This is the third installment in a series of articles for micro-segmentation with vRA and NSX-V. The previous articles in the series can be found here:
This article wasn’t going to be written as my mini series was complete on this topic however I discovered an issue with my configuration and wanted to cover it here so that you don’t run into the same thing.
At the end of Part 2 we had made some amendments to allow web tier nodes within a deployment to talk to each other on a specific TCP port whilst still blocking web tier nodes across deployments. All good so far.
As a final validation of what I had been doing I started tracing through the firewall rules to make sure I had covered all my bases, this time specifically thinking about multiple deployments from the same blueprint. I created a diagram to highlight the issue I found.
The premise of our strategy up to this point was to leverage NSX security groups and policies provided by the NSX admin within the blueprint to ensure one deployments machines cannot reach another deployments whilst still allowing the application to function with only the required ports open. This works very well when machines are in the same tier (e.g. deployment 1 app servers trying to talk to deployment 2 app servers) but it completely breaks when crossing tiers as the above diagram shows.
Deployment 1’s app servers are in the same security group as deployment 2’s app servers so the firewall rules in the Security Policies cannot separate the deployments. The same rule that allows app to talk to db within deployment 1 also allows app in deployment 1 to talk to db in deployment 2 (see below).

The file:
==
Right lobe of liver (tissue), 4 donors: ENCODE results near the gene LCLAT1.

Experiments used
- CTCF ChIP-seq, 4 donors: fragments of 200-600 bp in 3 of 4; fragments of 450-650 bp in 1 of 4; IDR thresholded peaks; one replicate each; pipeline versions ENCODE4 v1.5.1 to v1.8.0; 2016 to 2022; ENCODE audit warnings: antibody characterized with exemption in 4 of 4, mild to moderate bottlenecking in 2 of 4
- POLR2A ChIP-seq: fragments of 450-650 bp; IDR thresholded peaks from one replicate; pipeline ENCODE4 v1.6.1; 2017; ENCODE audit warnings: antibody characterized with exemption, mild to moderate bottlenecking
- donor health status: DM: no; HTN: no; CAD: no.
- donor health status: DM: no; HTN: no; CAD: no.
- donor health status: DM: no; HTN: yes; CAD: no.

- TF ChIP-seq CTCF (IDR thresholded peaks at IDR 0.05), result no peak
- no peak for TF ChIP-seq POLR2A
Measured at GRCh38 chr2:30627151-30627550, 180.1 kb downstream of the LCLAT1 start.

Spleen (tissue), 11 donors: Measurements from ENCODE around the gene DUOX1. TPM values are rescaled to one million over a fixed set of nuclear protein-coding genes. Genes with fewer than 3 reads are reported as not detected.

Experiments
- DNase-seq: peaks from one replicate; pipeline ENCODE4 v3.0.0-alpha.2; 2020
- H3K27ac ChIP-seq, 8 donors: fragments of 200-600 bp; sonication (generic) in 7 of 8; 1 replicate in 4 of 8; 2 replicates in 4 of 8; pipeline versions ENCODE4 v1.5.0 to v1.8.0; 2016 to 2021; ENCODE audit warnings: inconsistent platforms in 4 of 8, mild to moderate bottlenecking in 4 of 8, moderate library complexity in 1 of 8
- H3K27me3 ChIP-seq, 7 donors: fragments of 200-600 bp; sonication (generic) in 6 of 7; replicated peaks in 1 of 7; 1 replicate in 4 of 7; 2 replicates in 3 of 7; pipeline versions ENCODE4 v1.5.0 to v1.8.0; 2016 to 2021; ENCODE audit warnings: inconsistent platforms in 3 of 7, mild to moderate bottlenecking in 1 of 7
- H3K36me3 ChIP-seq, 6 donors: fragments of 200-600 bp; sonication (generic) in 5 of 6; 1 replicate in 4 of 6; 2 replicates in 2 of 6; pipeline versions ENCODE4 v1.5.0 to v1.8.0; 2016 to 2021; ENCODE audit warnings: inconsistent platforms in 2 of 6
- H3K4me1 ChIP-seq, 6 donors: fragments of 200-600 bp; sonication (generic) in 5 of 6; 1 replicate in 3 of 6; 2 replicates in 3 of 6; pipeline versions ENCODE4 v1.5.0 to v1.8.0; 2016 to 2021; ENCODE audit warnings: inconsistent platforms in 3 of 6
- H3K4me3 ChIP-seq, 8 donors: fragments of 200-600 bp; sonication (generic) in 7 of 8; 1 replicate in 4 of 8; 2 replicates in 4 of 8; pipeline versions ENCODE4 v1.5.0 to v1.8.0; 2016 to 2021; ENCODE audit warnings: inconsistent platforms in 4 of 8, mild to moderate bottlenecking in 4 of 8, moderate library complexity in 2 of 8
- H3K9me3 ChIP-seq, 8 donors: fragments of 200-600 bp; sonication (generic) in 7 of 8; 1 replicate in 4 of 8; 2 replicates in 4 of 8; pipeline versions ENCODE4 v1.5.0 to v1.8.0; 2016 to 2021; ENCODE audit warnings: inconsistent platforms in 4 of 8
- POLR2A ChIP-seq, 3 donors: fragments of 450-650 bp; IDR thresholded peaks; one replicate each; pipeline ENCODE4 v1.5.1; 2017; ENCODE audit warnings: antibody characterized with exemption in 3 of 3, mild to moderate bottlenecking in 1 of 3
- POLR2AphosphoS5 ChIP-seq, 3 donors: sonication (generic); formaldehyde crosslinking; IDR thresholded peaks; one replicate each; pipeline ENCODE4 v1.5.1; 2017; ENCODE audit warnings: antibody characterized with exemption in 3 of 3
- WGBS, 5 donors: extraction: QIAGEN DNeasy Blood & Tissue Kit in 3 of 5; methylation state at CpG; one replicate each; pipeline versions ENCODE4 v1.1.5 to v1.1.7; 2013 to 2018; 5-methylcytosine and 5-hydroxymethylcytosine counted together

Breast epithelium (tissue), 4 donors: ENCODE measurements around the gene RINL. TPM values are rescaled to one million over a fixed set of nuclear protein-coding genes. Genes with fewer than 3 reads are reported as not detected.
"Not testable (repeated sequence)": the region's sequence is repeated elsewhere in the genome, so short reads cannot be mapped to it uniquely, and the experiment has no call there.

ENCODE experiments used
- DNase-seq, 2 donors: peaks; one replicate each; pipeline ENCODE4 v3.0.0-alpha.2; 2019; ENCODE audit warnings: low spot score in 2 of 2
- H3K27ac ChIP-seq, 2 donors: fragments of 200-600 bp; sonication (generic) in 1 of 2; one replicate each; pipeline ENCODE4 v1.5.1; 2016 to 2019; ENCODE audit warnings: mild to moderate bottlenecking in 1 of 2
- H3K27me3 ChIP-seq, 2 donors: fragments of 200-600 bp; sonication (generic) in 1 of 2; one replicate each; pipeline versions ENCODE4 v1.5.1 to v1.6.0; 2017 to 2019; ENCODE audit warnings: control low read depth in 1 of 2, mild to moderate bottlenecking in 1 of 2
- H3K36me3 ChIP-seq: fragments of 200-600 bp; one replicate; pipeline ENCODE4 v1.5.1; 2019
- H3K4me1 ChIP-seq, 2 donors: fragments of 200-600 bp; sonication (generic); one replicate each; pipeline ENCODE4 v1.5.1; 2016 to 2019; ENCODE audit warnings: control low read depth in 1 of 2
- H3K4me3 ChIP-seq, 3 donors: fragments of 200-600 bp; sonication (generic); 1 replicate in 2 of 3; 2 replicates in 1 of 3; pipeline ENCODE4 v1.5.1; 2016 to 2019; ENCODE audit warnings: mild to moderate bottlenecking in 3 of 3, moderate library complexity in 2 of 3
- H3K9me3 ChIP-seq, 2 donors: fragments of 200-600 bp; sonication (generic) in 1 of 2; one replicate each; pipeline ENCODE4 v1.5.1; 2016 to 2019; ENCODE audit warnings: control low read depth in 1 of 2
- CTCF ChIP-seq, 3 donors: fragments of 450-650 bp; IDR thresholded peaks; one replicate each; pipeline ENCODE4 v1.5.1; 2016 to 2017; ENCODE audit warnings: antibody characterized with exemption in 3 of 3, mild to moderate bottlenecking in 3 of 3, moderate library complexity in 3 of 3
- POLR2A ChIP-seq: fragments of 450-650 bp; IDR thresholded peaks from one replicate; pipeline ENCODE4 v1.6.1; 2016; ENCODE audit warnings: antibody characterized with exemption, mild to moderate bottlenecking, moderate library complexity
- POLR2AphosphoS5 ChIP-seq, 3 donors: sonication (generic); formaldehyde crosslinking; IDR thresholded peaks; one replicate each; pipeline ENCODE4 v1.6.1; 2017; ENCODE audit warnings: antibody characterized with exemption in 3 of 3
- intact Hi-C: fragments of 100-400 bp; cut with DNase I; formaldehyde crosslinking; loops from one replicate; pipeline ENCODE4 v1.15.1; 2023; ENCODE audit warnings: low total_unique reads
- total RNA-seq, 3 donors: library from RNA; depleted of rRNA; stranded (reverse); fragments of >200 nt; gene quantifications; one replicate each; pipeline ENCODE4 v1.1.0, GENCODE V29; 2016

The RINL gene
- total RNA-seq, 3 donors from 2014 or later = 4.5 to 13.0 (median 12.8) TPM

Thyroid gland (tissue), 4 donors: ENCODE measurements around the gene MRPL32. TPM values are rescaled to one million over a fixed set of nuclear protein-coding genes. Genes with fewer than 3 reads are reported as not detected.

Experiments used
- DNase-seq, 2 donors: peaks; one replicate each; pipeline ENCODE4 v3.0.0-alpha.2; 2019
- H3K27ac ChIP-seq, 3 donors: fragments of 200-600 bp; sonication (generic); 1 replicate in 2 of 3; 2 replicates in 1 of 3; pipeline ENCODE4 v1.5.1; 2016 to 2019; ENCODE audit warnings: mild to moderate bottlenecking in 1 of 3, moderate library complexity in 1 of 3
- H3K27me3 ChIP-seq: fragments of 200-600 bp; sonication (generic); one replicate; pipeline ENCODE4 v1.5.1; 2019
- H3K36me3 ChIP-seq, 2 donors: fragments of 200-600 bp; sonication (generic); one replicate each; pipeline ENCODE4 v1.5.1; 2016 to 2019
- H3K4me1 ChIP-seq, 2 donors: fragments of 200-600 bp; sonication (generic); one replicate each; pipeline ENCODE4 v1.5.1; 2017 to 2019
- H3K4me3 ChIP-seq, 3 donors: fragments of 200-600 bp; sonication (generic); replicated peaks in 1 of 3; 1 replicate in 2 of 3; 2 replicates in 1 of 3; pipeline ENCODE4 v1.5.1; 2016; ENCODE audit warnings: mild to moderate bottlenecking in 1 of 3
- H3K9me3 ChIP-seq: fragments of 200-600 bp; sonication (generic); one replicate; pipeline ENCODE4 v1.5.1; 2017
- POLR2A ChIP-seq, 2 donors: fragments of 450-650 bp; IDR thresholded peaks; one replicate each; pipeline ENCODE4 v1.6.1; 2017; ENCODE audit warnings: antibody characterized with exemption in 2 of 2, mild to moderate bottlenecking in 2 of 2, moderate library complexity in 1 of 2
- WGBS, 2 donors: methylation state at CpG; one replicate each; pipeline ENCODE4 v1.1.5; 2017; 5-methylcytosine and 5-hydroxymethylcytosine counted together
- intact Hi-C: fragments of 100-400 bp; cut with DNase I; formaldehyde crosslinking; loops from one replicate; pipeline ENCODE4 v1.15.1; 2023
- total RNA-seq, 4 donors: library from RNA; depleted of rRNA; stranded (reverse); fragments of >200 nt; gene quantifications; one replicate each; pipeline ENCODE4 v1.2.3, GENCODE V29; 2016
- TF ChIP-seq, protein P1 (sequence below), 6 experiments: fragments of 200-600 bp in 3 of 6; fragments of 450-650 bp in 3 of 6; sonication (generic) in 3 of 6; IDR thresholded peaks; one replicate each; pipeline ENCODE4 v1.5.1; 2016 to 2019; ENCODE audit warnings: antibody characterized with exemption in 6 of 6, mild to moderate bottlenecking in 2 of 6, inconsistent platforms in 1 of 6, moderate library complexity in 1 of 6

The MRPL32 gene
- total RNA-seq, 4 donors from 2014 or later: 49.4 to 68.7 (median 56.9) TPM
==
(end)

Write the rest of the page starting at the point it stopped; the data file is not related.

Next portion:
The “App Isolation” policy created by vRealize Automation also does nothing to help remedy the situation, as it is always at the bottom of the application rules and therefore traffic has already been passed by preceding rules in our “Security Policies”.
The Resolution (Or Not)
Sadly, this is an issue that I have yet to solve with OOTB functionality whilst still maintaining the intra-deployment granular security. If you are willing to sacrifice this, then you can fall back onto securing the deployment as a whole with vRA “App Isolation” without the individual tier security policies. Access into all copies of the application can then be controlled by a single “Security Policy” and access between deployments can then be blocked via “App Isolation”.
The resulting single “Security Policy” and blueprint would then look like these.
Another option available (although one that requires significantly more effort) is to build custom firewall services leveraging vRealize Orchestrator and associated plugins instead of the OOTB blueprint links to “Security Groups” and “Security Policies”. This would allow you to define the rule base however you wanted however it comes with risks, particularly with maintaining a functional set of services as product versions (and APIs) change over time.
I will re-visit this topic again as vRealize Automation evolves.